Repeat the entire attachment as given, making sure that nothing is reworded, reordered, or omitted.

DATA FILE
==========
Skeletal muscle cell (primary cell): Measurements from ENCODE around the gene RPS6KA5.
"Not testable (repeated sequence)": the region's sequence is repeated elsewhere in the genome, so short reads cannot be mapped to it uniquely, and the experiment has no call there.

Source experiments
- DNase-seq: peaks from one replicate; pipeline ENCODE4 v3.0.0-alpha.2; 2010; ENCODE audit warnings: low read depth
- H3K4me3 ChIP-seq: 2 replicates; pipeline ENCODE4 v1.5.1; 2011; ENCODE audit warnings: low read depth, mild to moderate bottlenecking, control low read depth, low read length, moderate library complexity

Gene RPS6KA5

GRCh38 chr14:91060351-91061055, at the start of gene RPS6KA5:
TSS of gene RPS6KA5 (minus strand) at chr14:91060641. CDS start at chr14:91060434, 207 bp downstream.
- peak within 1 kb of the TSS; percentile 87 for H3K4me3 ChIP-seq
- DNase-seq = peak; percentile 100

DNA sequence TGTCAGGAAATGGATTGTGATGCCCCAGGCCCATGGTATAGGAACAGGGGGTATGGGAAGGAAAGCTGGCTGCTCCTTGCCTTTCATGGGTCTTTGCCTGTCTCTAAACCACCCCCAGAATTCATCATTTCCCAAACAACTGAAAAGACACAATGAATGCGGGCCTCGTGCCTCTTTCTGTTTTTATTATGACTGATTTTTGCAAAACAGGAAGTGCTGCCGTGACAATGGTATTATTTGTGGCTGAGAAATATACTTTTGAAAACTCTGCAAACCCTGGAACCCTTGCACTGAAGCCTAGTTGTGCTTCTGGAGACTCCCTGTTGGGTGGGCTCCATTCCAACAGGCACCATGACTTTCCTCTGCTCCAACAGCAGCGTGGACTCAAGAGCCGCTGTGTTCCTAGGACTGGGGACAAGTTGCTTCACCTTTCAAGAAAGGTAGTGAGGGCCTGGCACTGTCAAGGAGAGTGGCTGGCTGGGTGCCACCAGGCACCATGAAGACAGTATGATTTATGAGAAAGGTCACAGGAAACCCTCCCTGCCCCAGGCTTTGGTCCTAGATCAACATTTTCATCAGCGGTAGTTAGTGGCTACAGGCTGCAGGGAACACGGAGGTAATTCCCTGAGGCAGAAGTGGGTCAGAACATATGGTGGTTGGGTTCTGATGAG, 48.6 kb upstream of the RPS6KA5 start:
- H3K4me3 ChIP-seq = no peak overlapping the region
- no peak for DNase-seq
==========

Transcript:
Skeletal muscle cell (primary cell): Measurements from ENCODE around the gene RPS6KA5.
"Not testable (repeated sequence)": the region's sequence is repeated elsewhere in the genome, so short reads cannot be mapped to it uniquely, and the experiment has no call there.

Source experiments
- DNase-seq: peaks from one replicate; pipeline ENCODE4 v3.0.0-alpha.2; 2010; ENCODE audit warnings: low read depth
- H3K4me3 ChIP-seq: 2 replicates; pipeline ENCODE4 v1.5.1; 2011; ENCODE audit warnings: low read depth, mild to moderate bottlenecking, control low read depth, low read length, moderate library complexity

Gene RPS6KA5

GRCh38 chr14:91060351-91061055, at the start of gene RPS6KA5:
TSS of gene RPS6KA5 (minus strand) at chr14:91060641. CDS start at chr14:91060434, 207 bp downstream.
- peak within 1 kb of the TSS; percentile 87 for H3K4me3 ChIP-seq
- DNase-seq = peak; percentile 100

DNA sequence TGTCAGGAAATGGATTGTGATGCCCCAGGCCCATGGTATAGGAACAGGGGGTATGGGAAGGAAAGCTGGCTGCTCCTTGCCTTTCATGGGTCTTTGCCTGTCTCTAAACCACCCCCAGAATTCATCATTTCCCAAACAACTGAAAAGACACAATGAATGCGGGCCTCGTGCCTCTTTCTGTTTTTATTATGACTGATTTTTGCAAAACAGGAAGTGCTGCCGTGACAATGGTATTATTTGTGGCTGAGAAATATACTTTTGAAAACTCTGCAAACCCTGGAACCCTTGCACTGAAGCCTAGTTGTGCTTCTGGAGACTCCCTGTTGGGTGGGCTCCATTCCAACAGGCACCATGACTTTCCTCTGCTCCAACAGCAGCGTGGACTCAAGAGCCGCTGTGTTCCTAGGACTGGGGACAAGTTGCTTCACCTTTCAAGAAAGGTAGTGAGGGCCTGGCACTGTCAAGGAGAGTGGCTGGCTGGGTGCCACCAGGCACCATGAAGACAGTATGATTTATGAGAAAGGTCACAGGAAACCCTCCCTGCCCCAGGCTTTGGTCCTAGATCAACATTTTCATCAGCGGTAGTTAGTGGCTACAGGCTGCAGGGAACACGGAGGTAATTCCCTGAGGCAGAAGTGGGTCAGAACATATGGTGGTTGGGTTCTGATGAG, 48.6 kb upstream of the RPS6KA5 start:
- H3K4me3 ChIP-seq = no peak overlapping the region
- no peak for DNase-seq